More data, more problems
Acknowledging the problems that massive amount of data poses to your organization is going to be step one in proper classification.
Problem 1: Lack of visibility into a growing dataset
Your organization collects and generates a massive amount of data across different systems in a variety of forms. Before you can establish and enforce policies to promote usability, secure data, and maintain compliance, you must understand what data you have and WHY you have it.
Problem 2: Need to reconcile data risk and reward
Because of this relationship, you’re always on the hunt for technology that helps your business understand the data it has, the risks it poses to the business, external requirements (compliance) related to data, as well as the internal initiatives and expectations related to it.
Problem 3: Time to market
Your business needs to be able to find sensitive data, highlight where it lies, and be able to quickly take remediation efforts in the event of a security incident.
The average volume of data held by an enterprise grew by 42% last year. One of the biggest challenges stemming from this explosion of data is insider access. Does your company know how to monitor and manage this type of data sprawl? Join this webinar to learn more.
What is data access governance?
The key objective of data access governance is to gain visibility into risk and enforce data access policies. Data access management has evolved into an independent initiative that requires an autonomous strategy, budget, and implementation schedule. Data access governance covers many crucial areas, including data security; protecting PII; providing access to critical data assets; and managing permissions.
What is dark data?
Dark data is the information assets an organization collects, processes, and stores during regular business activities, but generally fails to use for other purposes. For example, dark data could come in the form of analytics, business relationships, and direct monetization.
Who is a data citizen?
A data citizen is an employee who is given access to an organization’s proprietary information. Use of the word “citizen” is meant to emphasize the idea that an employee’s right to access corporate data also comes with responsibilities.
What is a data estate?
A data estate is simply the infrastructure to help companies systemically manage all their owned corporate data.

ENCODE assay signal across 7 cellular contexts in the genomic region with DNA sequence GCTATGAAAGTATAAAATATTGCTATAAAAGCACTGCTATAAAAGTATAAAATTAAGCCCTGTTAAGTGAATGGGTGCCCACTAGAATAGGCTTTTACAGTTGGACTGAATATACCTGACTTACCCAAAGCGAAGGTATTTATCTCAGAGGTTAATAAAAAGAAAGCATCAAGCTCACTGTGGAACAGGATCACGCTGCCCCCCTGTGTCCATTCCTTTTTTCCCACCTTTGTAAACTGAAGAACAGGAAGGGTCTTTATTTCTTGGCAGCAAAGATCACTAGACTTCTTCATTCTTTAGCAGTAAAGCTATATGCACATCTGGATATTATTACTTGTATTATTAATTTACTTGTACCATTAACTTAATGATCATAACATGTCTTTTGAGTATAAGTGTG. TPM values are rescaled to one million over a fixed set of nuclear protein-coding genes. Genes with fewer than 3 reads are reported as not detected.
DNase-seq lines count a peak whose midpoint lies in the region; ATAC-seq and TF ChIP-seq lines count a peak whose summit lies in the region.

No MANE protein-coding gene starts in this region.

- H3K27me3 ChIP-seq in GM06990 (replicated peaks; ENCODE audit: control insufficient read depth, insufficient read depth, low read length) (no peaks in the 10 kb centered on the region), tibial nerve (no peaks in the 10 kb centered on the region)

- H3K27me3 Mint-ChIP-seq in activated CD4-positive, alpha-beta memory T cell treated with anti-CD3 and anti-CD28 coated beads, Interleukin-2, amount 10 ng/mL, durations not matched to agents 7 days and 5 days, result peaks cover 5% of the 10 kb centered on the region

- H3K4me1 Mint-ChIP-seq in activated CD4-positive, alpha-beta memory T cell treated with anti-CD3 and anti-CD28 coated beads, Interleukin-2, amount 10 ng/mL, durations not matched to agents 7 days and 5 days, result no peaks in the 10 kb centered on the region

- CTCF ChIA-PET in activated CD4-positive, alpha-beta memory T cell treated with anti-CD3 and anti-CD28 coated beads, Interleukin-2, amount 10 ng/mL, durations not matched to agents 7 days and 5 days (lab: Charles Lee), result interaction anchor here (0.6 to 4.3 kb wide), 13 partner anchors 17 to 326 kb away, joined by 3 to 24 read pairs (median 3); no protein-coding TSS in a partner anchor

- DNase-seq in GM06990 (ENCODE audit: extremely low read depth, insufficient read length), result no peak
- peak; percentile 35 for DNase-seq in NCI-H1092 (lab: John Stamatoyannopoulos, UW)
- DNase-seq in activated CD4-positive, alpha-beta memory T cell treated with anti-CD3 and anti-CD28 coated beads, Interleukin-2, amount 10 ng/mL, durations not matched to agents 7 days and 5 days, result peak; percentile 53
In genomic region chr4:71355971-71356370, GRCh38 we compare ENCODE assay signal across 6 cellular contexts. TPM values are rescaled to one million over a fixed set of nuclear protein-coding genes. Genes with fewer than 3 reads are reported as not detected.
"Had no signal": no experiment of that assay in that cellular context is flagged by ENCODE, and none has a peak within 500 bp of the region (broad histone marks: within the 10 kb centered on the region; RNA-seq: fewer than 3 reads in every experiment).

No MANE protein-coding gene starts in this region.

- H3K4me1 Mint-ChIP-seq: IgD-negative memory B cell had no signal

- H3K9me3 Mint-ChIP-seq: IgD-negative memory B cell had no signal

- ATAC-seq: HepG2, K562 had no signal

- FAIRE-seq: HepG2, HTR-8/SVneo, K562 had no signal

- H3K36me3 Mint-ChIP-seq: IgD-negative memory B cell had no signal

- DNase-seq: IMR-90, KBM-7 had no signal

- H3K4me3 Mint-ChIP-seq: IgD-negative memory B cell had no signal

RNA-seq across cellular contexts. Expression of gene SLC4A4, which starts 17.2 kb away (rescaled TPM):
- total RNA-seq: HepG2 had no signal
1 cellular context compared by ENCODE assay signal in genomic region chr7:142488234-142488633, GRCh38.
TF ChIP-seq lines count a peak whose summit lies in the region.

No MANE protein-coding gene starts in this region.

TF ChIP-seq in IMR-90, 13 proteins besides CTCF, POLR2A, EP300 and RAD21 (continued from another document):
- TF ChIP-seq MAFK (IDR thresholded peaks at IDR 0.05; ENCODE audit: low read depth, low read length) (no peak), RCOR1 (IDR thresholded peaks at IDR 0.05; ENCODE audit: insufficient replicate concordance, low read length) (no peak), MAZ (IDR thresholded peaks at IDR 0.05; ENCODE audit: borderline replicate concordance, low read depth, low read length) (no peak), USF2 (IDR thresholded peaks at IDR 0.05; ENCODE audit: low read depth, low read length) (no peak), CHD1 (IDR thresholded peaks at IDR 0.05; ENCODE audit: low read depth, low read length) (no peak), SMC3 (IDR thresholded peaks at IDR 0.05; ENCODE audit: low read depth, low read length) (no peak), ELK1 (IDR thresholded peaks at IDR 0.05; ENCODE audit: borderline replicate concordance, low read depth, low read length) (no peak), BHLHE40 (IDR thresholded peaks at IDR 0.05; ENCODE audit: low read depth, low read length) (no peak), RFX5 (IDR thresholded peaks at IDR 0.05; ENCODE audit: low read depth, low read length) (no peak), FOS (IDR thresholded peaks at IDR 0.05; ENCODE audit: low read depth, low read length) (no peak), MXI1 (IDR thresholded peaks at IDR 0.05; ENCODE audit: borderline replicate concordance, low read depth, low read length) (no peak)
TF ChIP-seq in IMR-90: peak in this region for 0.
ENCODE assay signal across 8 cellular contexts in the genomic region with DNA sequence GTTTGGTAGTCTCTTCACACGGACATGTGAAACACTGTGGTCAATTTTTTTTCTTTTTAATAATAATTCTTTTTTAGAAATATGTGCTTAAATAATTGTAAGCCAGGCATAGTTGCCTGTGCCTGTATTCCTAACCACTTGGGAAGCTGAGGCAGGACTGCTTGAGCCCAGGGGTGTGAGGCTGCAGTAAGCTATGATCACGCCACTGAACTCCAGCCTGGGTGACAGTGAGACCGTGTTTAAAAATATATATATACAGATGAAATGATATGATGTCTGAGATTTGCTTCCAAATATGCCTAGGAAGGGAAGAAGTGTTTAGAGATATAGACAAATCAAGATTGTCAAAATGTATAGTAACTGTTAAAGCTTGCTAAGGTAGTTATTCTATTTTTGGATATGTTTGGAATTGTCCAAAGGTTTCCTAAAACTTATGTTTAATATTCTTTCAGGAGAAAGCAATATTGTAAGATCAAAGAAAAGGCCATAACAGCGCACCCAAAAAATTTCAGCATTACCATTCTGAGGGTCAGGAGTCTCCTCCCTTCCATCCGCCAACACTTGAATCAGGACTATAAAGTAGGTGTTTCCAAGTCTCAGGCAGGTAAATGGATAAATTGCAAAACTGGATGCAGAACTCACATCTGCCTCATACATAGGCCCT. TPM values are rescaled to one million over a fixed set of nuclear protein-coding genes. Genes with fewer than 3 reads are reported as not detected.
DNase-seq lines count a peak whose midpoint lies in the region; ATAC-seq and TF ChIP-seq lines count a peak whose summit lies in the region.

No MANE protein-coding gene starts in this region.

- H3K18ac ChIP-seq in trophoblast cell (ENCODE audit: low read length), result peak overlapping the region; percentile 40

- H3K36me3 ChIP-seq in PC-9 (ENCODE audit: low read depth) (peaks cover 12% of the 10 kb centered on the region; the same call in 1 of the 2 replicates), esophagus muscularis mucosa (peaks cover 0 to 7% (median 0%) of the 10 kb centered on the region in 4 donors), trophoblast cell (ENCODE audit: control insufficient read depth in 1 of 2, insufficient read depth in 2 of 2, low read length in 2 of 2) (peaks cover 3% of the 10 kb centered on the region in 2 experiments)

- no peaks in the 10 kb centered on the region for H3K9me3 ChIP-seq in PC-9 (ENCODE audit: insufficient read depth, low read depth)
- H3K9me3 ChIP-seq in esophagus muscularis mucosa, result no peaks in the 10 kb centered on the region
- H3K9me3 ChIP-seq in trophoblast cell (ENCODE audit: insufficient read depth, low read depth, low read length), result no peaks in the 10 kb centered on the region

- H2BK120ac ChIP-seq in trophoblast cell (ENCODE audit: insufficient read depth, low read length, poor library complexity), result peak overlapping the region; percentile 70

What is data minimization?
Data minimization is a principle that states data collected and processed should not be held or further used unless this is essential for reasons that were clearly stated in advance to support data privacy.
What is Data Security Posture Management?
Data Security Posture Management (DSPM) is an emerging market focused on reducing risk and improving the security around an organization’s most valuable asset – its data.
What is Data Sprawl?
Data sprawl is the proliferation in the number and different kinds of digital information (data) created, collected, stored, shared, and analyzed by businesses, primarily at the enterprise level. On average, organizations have four-to-six platforms to manage data.
What is ROT Data?
Redundant, obsolete, or trivial (ROT) data is the digital information a business has despite the data having no business or legal value, i.e. a duplicated piece of information or data point that doesn’t help the company in any positive way.
In order to cull and manage ROT data, your business needs a data retention and deletion strategy. Join this webinar for tips and best practices on ensuring ROT data isn’t hindering your business.
Shift left: A data classification strategy
Data discovery has as much to do with classifying its whereabouts and importance as it does what actions should ultimately be taken with that digital information. Forward-looking security should be employing the shift left strategy. But what exactly does that mean?
Shift left is a philosophy that looks at data ingestion at the left side of a horizontal funnel (see image). According to IAPP, that narrow end represents the point when data first enters the company’s tech ecosystem. As you move right in the funnel, the amount of data grows with copies, inferences, and data analysis. The point of collection is best suited to classify and inventory data, creating downstream efficiencies. Most companies classify and inventory data toward the right side of the funnel, which is a recipe for delays, inaccuracies, and potential security incidents.